The decline in real estate sales experienced in September was the largest in more than a decade, according to the Houston Association of Realtors. Houston remained ahead of 2005 in terms of sales and pricing, and its inventory of homes relative to sales is still well below the average of the past ten years. Total property sales registered 5,984 for the month—a 16.7 percent decrease compared to the same month last year. Properties sold reached more than $1.2 billion—an 11.9 percent decrease compared to September 2006. But the median home price for a single-family home reached $150,500, which was a 0.3 percent rise, and the average price of $202,963 is a two percent rise.
A fresh check of sentiment in the home building industry finds a new record low. The National Association of Home Builders says its Housing Market Index has dropped two points to 18. That's the lowest level since the index began in January 1985. It is the eighth straight monthly decline. The index tracks builders' perceptions of conditions and expectations for home sales over the next six months.
D.R. Horton says orders for new homes fell 39 percent and cancellations rose in the last quarter. The slump in the nation's homebuilding industry continued into September after a weak summer. Dallas-based Horton says it took orders for nearly 6,400 homes worth $1.3 billion in the quarter that ended September 30th. One year ago, orders topped 10,400 homes worth $2.5 billion. Horton's cancellations hit 48 percent--more than twice the normal rate and up from 38 percent in the spring. Chairman Donald Horton says he's expecting the housing market "to remain challenging.''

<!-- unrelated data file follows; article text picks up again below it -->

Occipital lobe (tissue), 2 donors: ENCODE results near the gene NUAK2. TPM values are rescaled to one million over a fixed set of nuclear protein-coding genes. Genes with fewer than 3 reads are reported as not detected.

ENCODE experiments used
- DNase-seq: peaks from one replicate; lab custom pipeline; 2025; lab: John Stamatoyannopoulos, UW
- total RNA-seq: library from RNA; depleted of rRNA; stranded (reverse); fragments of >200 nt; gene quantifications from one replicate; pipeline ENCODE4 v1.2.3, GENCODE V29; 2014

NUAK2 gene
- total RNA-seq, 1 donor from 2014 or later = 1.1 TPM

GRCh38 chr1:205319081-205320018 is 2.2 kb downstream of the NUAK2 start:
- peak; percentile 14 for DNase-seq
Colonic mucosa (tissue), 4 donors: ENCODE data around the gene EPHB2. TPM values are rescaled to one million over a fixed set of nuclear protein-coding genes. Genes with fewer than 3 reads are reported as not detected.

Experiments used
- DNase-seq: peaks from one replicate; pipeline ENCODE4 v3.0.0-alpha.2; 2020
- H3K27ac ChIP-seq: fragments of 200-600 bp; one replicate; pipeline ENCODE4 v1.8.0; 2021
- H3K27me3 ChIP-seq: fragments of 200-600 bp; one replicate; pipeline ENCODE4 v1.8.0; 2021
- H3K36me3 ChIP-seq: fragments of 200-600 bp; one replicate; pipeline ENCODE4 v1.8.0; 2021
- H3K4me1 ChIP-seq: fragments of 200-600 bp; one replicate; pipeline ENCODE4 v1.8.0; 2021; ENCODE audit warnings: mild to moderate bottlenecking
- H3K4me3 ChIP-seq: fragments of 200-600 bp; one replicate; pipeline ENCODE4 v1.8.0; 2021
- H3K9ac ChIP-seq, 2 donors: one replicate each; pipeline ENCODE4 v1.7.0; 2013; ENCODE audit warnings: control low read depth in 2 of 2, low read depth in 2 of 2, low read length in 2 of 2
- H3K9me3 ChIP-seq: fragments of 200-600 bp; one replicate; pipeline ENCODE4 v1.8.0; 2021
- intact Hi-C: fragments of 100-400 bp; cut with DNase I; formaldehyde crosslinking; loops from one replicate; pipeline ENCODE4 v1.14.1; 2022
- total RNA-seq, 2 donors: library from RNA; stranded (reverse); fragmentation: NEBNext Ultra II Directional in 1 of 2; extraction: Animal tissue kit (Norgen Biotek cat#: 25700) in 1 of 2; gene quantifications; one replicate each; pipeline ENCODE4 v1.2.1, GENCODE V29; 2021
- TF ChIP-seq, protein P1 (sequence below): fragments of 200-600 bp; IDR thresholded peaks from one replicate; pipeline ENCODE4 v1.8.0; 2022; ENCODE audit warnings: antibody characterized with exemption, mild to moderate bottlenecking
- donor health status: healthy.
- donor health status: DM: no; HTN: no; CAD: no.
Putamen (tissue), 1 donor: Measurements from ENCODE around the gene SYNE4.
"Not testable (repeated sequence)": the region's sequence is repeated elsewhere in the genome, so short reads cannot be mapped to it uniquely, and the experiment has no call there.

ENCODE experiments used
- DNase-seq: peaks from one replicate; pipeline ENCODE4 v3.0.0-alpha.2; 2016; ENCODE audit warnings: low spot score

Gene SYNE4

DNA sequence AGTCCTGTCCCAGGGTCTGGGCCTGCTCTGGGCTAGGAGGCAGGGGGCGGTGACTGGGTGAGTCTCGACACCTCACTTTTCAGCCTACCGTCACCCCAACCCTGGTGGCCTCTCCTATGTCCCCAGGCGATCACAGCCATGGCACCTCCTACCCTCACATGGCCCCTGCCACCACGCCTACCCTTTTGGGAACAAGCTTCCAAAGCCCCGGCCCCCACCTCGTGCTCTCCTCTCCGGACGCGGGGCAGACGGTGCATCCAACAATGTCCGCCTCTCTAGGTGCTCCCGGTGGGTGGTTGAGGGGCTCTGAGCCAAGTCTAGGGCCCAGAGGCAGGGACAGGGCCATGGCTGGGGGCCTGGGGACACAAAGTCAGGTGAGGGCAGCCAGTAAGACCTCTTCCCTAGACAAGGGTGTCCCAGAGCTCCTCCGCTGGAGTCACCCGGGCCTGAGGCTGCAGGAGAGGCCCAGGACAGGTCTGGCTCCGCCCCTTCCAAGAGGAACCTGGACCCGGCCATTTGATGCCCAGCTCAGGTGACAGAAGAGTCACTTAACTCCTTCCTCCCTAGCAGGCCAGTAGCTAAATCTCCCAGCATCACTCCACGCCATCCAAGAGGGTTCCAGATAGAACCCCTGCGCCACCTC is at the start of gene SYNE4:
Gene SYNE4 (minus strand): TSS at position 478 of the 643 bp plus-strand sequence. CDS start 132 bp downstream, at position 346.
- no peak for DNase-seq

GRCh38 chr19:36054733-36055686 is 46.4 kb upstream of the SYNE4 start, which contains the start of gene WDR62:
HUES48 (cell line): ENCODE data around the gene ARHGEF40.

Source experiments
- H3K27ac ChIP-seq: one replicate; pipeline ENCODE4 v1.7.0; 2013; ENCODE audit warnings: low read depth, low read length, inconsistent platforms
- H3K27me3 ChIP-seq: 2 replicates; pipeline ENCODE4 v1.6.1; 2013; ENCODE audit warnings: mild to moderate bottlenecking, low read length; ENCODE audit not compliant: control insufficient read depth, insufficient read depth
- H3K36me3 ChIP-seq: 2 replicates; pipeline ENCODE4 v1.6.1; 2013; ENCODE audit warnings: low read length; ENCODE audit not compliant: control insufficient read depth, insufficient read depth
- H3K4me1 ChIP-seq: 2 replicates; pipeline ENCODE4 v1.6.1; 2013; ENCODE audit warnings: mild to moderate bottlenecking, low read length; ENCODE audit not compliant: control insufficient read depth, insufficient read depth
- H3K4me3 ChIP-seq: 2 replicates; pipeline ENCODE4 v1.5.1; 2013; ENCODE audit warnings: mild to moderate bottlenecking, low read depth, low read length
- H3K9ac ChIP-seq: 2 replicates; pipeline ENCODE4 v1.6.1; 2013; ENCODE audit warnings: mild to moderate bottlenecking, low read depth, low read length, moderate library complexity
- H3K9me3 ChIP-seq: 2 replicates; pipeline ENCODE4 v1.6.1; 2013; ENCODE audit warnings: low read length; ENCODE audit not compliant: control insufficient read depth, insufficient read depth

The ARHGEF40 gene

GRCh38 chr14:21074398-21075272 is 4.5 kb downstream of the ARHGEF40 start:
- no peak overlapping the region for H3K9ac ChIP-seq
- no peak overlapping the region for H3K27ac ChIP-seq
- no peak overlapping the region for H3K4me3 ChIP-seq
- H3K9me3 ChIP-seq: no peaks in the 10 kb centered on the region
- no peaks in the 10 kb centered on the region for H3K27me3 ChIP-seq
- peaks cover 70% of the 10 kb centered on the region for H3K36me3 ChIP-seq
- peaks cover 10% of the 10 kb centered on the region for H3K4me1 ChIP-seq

Treasury Secretary Henry Paulson is calling for an aggressive response to the housing slump. He says it poses a significant risk to the economy. Paulson says the government and the financial industry should provide immediate help for homeowners trying to refinance mortgages before they reset at higher rates. Speaking at Georgetown University Law School, the treasury chief also calls for an overhaul of mortgage lending laws and regulations to halt abusive practices.
The head of the Federal Reserve sees clouds on the economic horizon. Ben Bernanke is warning that a deepening housing slump probably will be a "significant drag'' on economic growth into next year. And Bernanke told the New York Economic Club that it will take time for Wall Street to fully recover from a painful credit crisis. Bernanke said that the Fed will "act as needed'' to help financial markets function smoothly and to keep the economy and inflation on an even keel. The speech was Bernanke's most extensive assessment of the country's current economic situation since the August turmoil unhinged Wall Street.
Houston's office leasing market posted another healthy quarter, according to Grubb & Ellis, registering 764,649 square feet of positive absorption in the third quarter. This marks the fourth consecutive quarter that Houston's office leasing market has recorded positive absorption. Houston's overall vacancy fell by 30 basis points to 12.4 percent—down 3.7 percentage points from the year ago quarter.
Cigna Healthcare of Texas and Kelsey-Seybold Clinic are offering a new health maintenance organization priced ten percent below Cigna's comparable products. The HMO will roll out on January 1st, hoping to bring Kelsey-Seybold's clinic model to small and midsize companies. Kelsey-Seybold's CEO expects to see the number of patients in the system to double to 30,000 within a year. It employs 300 physicians at 18 clinics around the Houston area.
A company laptop computer containing confidential information about 159,000 current and former employees has gone missing, according to Administaff. The computer contained names, addresses and social security numbers of workers serviced by the company in 2006. The Houston firm provides human resources to small- and medium-sized businesses. The company is offering a year of free credit-monitoring services and assistance if fraud is uncovered.